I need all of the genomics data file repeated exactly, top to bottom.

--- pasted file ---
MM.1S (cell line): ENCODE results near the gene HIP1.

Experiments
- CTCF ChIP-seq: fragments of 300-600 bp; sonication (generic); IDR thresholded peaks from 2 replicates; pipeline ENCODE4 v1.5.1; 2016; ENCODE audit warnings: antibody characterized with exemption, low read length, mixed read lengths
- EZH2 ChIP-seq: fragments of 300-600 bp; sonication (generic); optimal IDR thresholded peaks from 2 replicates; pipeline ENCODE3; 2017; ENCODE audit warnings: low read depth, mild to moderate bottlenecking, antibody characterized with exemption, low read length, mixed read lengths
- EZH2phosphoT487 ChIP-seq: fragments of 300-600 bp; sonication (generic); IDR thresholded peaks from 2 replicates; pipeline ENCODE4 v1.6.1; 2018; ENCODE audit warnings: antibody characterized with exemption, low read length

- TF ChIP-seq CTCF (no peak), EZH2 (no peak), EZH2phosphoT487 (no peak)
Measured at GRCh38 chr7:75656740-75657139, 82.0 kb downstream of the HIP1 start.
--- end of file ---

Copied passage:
MM.1S (cell line): ENCODE results near the gene HIP1.

Experiments
- CTCF ChIP-seq: fragments of 300-600 bp; sonication (generic); IDR thresholded peaks from 2 replicates; pipeline ENCODE4 v1.5.1; 2016; ENCODE audit warnings: antibody characterized with exemption, low read length, mixed read lengths
- EZH2 ChIP-seq: fragments of 300-600 bp; sonication (generic); optimal IDR thresholded peaks from 2 replicates; pipeline ENCODE3; 2017; ENCODE audit warnings: low read depth, mild to moderate bottlenecking, antibody characterized with exemption, low read length, mixed read lengths
- EZH2phosphoT487 ChIP-seq: fragments of 300-600 bp; sonication (generic); IDR thresholded peaks from 2 replicates; pipeline ENCODE4 v1.6.1; 2018; ENCODE audit warnings: antibody characterized with exemption, low read length

- TF ChIP-seq CTCF (no peak), EZH2 (no peak), EZH2phosphoT487 (no peak)
Measured at GRCh38 chr7:75656740-75657139, 82.0 kb downstream of the HIP1 start.